Document Type


Publication Date



Background Unprecedented numbers of physicians are practicing past age 65. Unlike other safety-conscious industries, such as aviation, medicine lacks robust systems to ensure late-career physician (LCP) competence while promoting career longevity.

Objective To describe the attitudes of key stakeholders about the oversight of LCPs and principles that might shape policy development.

Design Thematic content analysis of interviews and focus groups.

Participants 40 representatives of stakeholder groups including state medical board leaders, institutional chief medical officers, senior physicians (>65 years old), patient advocates (patients or family members in advocacy roles), nurses and junior physicians. Participants represented a balanced sample from all US regions, surgical and non-surgical specialties, and both academic and non-academic institutions.

Results Stakeholders describe lax professional self-regulation of LCPs and believe this represents an important unsolved challenge. Patient safety and attention to physician well-being emerged as key organising principles for policy development. Stakeholders believe that healthcare institutions rather than state or certifying boards should lead implementation of policies related to LCPs, yet expressed concerns about resistance by physicians and the ability of institutions to address politically complex medical staff challenges. Respondents recommended a coaching and professional development framework, with environmental changes, to maximise safety and career longevity of physicians as they age.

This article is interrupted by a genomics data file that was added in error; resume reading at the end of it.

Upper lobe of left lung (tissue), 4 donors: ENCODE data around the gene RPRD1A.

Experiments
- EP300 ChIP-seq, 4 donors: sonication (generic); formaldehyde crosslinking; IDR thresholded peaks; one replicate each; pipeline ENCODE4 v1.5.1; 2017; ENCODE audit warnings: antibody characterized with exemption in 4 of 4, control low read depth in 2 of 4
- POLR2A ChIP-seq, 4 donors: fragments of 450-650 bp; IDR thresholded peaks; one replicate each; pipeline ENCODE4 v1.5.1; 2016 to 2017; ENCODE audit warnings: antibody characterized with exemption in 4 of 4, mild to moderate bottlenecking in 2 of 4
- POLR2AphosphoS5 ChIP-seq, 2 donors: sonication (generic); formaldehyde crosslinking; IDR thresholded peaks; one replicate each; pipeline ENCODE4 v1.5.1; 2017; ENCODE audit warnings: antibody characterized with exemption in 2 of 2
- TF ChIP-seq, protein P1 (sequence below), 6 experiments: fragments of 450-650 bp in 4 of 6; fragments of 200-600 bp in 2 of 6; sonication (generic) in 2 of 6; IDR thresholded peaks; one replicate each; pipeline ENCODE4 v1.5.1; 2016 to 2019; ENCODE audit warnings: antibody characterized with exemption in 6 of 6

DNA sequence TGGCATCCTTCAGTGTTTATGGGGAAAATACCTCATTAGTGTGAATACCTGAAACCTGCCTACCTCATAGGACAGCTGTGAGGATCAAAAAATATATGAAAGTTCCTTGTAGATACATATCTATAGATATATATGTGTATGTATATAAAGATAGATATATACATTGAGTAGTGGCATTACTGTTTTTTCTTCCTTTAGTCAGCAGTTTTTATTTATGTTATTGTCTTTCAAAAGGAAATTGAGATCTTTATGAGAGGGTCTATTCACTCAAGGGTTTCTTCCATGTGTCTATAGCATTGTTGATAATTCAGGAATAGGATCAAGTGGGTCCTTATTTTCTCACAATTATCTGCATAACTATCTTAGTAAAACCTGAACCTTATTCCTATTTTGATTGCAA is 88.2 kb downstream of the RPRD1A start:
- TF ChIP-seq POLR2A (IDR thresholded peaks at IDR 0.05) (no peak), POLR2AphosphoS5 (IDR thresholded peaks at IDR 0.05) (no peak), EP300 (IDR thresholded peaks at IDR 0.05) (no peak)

Conclusions Key stakeholders express a desire for wider adoption of LCP standards, but foresee significant culture change and practical challenges ahead. Participants recommended that institutions lead this work, with support from regulatory stakeholders that endorse standards and create frameworks for policy adoption.





Num Pages



BMJ & Health Foundation

FIle Type




To view the content in your browser, please download Adobe Reader or, alternately,
you may Download the file to your hard drive.

NOTE: The latest versions of Adobe Reader do not support viewing PDF files within Firefox on Mac OS and if you are using a modern (Intel) Mac, there is no official plugin for viewing PDF files within the browser window.